Oct
2014

The impact of bleeding complications in patients receiving target-specific oral anticoagulants: a systematic review and meta-analysis.

Chai-Adisaksopha C, Crowther M, Isayama T, Lim W
Blood 2014;124:2450-2458.
NATA Rating :
Review by : D. Faraoni
NATA Review

Oral anticoagulation is routinely used in different clinical settings with the aim to prevent or treat thromboembolic complications. Although the bleeding risk was already relevant with vitamin K antagonist (VKAs), there was a renewed interest in bleeding complications when new oral anticoagulants (NOACs) became increasingly used. The main reason is the lack of currently available specific or non-specific antidotes (with the exception of prothrombin complex concentrates) to reverse the anticoagulant effect of these NOACs.

In this article, the authors performed a huge systematic review with meta-analysis including over 100,000 patients treated with oral anticoagulants. This large meta-analysis reports that, compared with VKAs, NOACs are associated with a significant reduction in the incidence of major bleeding, fatal bleeding, intracranial bleeding, clinically relevant non-major bleeding, and total bleeding. Although these results appear reassuring, our attention should be drawn on a few points:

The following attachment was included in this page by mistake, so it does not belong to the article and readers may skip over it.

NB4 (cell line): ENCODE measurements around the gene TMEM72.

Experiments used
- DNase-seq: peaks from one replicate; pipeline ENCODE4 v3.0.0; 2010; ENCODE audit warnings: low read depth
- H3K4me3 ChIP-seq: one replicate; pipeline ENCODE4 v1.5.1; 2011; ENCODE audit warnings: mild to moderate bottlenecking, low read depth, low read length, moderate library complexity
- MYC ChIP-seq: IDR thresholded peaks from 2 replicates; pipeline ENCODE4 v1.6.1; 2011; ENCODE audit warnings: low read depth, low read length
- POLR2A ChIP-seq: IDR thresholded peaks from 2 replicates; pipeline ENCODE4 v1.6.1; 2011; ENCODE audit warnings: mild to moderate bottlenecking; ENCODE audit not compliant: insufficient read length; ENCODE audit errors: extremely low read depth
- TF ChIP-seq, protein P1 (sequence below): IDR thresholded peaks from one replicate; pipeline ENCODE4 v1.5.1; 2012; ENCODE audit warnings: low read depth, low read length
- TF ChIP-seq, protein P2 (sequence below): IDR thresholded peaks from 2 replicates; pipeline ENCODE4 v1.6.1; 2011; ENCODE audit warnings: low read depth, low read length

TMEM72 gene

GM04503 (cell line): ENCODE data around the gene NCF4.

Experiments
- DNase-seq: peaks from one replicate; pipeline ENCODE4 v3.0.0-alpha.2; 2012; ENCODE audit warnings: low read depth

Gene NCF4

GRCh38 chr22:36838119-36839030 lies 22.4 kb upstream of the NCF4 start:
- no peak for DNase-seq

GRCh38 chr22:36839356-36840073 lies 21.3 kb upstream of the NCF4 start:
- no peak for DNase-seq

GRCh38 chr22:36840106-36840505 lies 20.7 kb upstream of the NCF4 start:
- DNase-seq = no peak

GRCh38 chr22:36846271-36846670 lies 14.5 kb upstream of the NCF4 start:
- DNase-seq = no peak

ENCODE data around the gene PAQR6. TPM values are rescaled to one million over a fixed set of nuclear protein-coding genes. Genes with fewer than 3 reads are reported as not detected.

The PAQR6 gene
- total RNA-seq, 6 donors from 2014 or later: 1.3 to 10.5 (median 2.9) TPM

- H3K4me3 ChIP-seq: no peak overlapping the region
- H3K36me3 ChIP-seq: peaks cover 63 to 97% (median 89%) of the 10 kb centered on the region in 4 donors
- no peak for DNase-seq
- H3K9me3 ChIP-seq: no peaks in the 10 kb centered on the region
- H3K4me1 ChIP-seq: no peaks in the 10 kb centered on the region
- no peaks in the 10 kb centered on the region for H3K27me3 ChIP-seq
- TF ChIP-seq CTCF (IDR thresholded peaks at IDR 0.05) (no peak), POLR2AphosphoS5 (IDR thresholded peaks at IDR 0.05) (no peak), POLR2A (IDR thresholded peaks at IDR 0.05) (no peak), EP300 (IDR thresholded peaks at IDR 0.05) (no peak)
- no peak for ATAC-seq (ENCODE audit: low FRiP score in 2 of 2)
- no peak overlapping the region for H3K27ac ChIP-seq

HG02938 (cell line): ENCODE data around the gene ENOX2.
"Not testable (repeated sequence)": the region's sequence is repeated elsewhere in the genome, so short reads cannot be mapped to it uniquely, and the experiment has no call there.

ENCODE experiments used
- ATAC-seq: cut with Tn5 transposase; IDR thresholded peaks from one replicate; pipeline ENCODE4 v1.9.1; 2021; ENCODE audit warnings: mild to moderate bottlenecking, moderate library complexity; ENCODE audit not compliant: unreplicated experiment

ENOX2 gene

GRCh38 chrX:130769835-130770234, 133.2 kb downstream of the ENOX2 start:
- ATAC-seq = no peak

1) As already mentioned in previous comments, only limited ‘non-specific’ therapeutic approaches are currently available in case of bleeding associated with NOACs;
2) In a recent international survey evaluating physicians’ knowledge and practices regarding NOACs (Faraoni D et al. Clin Lab Med 2014;34:637-54), we observed a huge variability in physicians’ strategies for the management of NOACs-induced bleeding, reflecting a lack of familiarity with these drugs;
3) The results of this meta-analysis should be interpreted with caution, as this analysis only included patients that participated in one of the published studies, which means that physicians used a well-defined strategy for patient management. As a consequence, these results did not reflect the ‘true’ incidence of major and fatal bleeding that we could observe in the ‘real life’.

In conclusion, this meta-analysis gives us a reassuring message regarding the incidence of bleeding in patient treated with NOACs. In the future, these results should be compared with the incidence obtained from large ongoing registries.

– David Faraoni

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